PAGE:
Globally the leading cause of neonatal deaths is infection with 10% reported to be due to Candida spp.  . The mortality due to neonatal-candidiasis is estimated to range between 30% and 73%  . Candida colonization in neonates with low birth weight is reported to be the first step for invasive candidiasis  . Studies have shown 7% - 25% of low birth weight neonates are colonized by Candida spp. and are at high risk of developing invasive candidiasis  . Among neonates with very low birth weight admitted in intensive care unit, Candida spp. is reported to be the third leading causative agent of sepsis  .
Neonatal Candida spp. colonization is reported to commonly occur in the first weeks of life whereby up to 10% - 64% of neonates can be colonized . The neonatal Candida spp. colonization was reported in a study conducted in India to be significantly more in neonates with low birth weight < 1500 gram with prevalence of 33.3% compared to the prevalence of 10% among neonates with birth weight > 1500 gram .
Risk factors for Candida spp. colonization include: use of broad spectrum antibiotics, resuscitation after birth and per vaginal deliver with colonized mother  . Furthermore, Candida spp. colonization has been pronounced more in premature neonates regardless of their birth weight . Studies have documented 7% - 28.3% of Candida spp. colonized premature neonates developed blood candidiasis   . Invasive procedures like mechanical ventilation, cannulation, central catheterization and parenteral nutrition have been documented as factors associated with invasive Candida spp. infection among colonized neonates with low birth weight   .
Despite having 40% - 50% admissions of neonates with low birth weight at Bugando Medical Centre neonatal intensive care unit (BMC NICU), there is paucity of data on the magnitude and patterns of Candida spp. colonization in this and other centers in the developing countries. Here, we report the prevalence of Candida spp. and their distribution among recruited neonates from intensive care unit of the Bugando Medical Centre (BMC), Sekou Toure Regional Referral Hospital (SRRH) and Sengerema District Designated Hospital (SDDH).
2. Material and Methods
The descriptive cross sectional hospital based study was conducted from January 2019 to April 2019. The study recruited neonate with low birth weight below 2500 grams on their first day of life admitted in neonatal intensive care units and premature units of BMC, SRRH and SDDH. The neonatal admission per month at BMC ranges from 100 - 200 with about 40% - 50% having low birth weight. At SRRH and SDDH the admissions due to low birth weight range from 40 - 50 and 150 - 200, respectively. The study excluded all neonates with abdominal wall malformations such as gastroschisis, omphalocele and genital urinary tract like bladder exstrophy. The sample size was obtained by the use of Kish Leslie formula  using the prevalence of Candida spp. colonization obtained from a study conducted in Uganda .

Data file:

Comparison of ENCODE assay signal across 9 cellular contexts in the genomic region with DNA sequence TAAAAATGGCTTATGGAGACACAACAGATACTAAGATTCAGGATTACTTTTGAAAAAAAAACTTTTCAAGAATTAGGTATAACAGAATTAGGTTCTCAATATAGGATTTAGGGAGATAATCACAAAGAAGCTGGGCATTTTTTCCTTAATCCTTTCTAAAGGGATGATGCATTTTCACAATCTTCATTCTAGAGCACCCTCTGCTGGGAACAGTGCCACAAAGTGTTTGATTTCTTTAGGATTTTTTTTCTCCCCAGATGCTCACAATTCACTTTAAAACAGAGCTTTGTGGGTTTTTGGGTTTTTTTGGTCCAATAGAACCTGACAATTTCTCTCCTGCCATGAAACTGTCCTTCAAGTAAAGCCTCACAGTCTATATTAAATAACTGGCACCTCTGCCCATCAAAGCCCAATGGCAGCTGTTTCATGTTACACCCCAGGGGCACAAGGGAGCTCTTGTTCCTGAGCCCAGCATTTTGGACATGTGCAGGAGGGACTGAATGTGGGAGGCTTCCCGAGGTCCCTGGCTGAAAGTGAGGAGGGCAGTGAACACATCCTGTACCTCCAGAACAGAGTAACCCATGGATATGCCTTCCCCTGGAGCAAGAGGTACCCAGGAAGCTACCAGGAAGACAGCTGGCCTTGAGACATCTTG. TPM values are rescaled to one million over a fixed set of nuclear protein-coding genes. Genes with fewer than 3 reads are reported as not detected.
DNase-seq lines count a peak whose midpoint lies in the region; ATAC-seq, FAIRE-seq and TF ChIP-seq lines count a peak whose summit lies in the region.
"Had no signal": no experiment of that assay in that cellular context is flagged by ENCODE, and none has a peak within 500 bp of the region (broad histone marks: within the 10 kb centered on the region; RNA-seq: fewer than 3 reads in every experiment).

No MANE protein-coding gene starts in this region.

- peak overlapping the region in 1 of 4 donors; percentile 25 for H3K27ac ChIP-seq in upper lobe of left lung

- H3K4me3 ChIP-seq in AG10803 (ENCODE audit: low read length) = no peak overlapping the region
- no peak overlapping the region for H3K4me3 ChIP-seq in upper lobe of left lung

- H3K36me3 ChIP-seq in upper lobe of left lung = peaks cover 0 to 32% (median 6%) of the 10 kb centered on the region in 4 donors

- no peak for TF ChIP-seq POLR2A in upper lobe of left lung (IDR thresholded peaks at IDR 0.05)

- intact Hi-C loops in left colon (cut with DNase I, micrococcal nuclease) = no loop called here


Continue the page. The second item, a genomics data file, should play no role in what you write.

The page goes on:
Screening of the neonatal gestation age and maturity was done using Ballard score . Parents with neonates fulfilling inclusion criteria were interviewed to obtain social demographic and clinical data like age, sex, residence mode of delivery, serological HIV status and history of premature rupture of membrane (PROM). Clinical examination to assess temperature, respiratory rate, presence or absence of cyanosis, jaundice, umbilical redness, convulsions, reduced movements and inability to feed was done by qualified pediatrician. Oral and umbilical-rectal swabs were taken on day 1 and day 7. All swabs were transported to microbiology laboratory in the Stuart transport media (HiMedia-Mumbai, India) within two hours of collection for processing. All swabs were cultured on Sabouraud’s dextrose agar (SDA) supplemented with 50 µg/ml gentamicin and 50 µg/ml chloramphenicol (HiMedia-Mumbai, India) as previously described . Colonial morphology, germ tube test and reaction on the chromogenic agar (Brilliance Candida agar, Oxoid-UK) were used for identification of Candida spp.
Data were entered on excel spread sheet for consistent check and cleaning then transferred to STATA version 13 for analysis. Categorical data were summarized using proportions while continuous data were summarized using median and interquartile range. The protocol of this study was ethically approved by the joint CUHAS/BMC research ethics and review committee (CREC) with certificate number CREC /333/2019. Parents were informed about the purpose, procedures, risks and benefits of the participation, prior to obtain written informed consent.
3.1. Social Demographic and Clinical Data of 320 Studied Neonates
A total of 227 (70.8%), 57 (17.8) and 36 (11.4%) neonates were recruited from BMC, SRRH and SDDH, respectively. Their median body weight was 1600 [IQR 1000 - 2000] grams and median gestation age at delivery being 33 [30 - 35] weeks. Nearly half of neonates were admitted in the neonatal intensive care unit 165 (51.6%). The majority 208 (65.0%) of studied neonates were spontaneous vaginal delivery. A total 231 (72.2%) of parents resided in urban areas and the slightly majority of studied neonates were female 182 (56.8%) (Table 1).